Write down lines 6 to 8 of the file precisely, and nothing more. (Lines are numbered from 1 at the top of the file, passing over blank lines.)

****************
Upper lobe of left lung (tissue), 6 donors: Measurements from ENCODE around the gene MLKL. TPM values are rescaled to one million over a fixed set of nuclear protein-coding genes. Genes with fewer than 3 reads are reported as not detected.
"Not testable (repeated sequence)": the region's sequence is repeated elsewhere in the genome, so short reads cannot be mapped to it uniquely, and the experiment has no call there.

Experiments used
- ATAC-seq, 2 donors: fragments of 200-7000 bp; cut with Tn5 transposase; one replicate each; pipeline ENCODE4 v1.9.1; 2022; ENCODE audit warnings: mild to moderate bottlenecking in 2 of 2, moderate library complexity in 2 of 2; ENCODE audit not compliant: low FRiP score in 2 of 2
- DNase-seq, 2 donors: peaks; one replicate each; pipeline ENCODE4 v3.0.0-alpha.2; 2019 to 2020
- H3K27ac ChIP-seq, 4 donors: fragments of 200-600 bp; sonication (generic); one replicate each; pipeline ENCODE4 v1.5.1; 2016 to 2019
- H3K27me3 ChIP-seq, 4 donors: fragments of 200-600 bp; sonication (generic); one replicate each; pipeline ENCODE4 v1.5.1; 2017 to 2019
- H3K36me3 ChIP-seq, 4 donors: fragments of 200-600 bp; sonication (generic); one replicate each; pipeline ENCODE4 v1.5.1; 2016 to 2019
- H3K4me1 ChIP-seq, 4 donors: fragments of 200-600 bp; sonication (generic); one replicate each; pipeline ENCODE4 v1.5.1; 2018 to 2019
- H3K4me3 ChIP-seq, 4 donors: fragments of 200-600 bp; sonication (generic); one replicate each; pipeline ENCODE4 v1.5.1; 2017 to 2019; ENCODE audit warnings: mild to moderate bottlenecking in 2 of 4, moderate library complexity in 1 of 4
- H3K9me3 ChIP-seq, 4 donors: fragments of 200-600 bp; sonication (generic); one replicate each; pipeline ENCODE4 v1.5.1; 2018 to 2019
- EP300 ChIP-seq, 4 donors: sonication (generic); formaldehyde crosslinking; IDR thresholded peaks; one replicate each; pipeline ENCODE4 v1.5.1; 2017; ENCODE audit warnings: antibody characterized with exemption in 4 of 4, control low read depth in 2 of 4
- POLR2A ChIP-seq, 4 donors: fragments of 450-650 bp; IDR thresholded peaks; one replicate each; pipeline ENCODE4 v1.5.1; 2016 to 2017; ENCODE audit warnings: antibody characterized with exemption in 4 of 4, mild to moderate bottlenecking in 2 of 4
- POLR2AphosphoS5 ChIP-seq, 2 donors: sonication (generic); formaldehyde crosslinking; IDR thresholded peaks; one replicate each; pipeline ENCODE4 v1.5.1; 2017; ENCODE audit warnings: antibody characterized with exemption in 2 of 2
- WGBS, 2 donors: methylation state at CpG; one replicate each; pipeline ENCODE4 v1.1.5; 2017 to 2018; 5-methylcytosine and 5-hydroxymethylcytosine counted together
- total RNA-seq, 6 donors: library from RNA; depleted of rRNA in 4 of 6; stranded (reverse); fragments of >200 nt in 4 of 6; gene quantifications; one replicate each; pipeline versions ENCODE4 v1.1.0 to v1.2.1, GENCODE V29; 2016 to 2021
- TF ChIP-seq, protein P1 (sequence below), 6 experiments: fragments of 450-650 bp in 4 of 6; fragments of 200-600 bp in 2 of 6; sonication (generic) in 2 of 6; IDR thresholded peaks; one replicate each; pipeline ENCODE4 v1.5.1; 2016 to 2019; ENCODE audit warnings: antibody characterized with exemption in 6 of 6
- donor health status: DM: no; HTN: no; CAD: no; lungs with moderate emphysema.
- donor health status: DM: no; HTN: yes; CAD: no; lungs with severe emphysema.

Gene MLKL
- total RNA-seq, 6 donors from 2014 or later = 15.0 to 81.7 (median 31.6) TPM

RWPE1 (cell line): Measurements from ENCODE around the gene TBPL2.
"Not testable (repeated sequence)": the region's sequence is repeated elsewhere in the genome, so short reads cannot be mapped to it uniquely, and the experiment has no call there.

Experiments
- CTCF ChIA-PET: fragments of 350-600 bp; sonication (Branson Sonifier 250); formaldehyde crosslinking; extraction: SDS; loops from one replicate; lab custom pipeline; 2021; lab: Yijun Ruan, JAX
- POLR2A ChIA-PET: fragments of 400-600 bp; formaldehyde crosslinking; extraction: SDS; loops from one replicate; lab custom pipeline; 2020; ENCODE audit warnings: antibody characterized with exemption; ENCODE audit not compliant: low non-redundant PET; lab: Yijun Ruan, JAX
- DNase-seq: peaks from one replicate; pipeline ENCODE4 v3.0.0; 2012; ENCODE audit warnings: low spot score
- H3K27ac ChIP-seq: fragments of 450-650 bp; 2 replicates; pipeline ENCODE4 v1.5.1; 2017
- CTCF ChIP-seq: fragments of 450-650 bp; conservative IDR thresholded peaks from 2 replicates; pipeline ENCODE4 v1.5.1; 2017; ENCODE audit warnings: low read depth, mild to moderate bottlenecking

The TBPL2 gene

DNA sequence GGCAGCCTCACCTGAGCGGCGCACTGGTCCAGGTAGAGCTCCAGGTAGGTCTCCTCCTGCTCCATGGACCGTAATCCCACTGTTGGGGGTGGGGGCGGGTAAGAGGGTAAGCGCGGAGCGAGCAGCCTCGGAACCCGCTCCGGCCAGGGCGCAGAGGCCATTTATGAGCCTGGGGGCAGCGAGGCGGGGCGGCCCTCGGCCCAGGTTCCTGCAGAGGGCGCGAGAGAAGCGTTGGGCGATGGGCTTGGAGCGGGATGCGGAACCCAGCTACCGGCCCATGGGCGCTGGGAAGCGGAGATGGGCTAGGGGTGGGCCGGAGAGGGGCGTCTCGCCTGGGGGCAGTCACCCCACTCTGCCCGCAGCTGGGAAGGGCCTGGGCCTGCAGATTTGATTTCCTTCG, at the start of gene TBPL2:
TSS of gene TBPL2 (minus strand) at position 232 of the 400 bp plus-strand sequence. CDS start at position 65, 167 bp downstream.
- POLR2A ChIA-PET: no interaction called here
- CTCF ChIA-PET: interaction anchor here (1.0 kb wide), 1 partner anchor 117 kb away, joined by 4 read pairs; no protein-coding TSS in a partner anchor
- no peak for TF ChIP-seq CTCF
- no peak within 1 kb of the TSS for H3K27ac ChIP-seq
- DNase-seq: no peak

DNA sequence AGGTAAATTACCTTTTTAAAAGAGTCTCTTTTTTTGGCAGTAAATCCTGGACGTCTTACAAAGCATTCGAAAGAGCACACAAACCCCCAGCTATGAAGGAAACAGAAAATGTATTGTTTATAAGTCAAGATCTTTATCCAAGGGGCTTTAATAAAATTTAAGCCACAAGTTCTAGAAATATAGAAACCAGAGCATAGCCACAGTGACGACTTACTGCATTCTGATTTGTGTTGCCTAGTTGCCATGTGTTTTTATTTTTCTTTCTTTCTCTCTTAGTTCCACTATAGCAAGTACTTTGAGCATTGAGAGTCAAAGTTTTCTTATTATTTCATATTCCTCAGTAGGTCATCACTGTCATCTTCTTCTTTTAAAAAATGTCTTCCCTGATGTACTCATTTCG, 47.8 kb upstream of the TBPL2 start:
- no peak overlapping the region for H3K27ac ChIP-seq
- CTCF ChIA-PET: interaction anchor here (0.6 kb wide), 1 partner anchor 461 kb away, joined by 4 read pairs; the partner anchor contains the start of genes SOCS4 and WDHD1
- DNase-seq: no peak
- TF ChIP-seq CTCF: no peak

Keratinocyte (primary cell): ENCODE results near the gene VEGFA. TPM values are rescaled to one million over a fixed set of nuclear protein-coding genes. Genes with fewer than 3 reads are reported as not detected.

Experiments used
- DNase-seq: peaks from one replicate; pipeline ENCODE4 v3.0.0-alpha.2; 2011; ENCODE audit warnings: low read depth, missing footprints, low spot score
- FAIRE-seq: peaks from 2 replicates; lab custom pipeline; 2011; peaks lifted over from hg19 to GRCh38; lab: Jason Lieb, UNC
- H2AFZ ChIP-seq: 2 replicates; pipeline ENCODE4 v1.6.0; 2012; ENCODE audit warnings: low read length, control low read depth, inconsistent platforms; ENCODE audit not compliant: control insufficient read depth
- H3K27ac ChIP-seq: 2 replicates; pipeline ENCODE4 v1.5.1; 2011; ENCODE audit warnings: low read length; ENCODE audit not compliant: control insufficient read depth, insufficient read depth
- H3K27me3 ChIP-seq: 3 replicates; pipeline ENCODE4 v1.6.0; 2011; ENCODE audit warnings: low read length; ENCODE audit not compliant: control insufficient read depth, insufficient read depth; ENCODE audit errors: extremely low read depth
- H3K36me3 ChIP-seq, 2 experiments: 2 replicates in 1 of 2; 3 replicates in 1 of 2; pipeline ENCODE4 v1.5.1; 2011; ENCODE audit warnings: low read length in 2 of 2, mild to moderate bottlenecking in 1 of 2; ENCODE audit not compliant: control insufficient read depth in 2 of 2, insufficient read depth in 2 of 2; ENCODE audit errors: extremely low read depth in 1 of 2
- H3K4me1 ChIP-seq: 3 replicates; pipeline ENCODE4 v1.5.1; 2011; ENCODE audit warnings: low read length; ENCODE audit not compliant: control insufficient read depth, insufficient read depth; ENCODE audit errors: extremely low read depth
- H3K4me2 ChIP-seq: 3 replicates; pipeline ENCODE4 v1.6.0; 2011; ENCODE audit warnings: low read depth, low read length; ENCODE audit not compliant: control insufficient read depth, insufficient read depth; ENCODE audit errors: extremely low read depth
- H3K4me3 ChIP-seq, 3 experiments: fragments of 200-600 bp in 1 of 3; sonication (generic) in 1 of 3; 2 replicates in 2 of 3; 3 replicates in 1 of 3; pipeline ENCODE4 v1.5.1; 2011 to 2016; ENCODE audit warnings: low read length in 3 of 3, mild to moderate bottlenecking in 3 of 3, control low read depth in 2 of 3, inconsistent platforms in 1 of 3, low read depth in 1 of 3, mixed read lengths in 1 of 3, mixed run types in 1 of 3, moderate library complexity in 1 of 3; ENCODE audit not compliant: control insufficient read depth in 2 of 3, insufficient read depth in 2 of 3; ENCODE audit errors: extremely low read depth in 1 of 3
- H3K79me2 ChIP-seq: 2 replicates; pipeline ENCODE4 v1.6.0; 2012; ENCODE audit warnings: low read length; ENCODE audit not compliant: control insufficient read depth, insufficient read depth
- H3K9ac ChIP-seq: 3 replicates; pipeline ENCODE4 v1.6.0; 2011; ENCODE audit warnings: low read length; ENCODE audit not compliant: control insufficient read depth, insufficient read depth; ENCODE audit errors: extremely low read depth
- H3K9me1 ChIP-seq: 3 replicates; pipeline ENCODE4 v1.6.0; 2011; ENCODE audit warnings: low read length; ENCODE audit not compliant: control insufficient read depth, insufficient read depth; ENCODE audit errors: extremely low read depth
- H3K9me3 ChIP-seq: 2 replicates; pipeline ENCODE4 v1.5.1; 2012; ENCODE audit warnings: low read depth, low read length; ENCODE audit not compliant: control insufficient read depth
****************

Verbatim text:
- H3K27ac ChIP-seq, 4 donors: fragments of 200-600 bp; sonication (generic); one replicate each; pipeline ENCODE4 v1.5.1; 2016 to 2019
- H3K27me3 ChIP-seq, 4 donors: fragments of 200-600 bp; sonication (generic); one replicate each; pipeline ENCODE4 v1.5.1; 2017 to 2019
- H3K36me3 ChIP-seq, 4 donors: fragments of 200-600 bp; sonication (generic); one replicate each; pipeline ENCODE4 v1.5.1; 2016 to 2019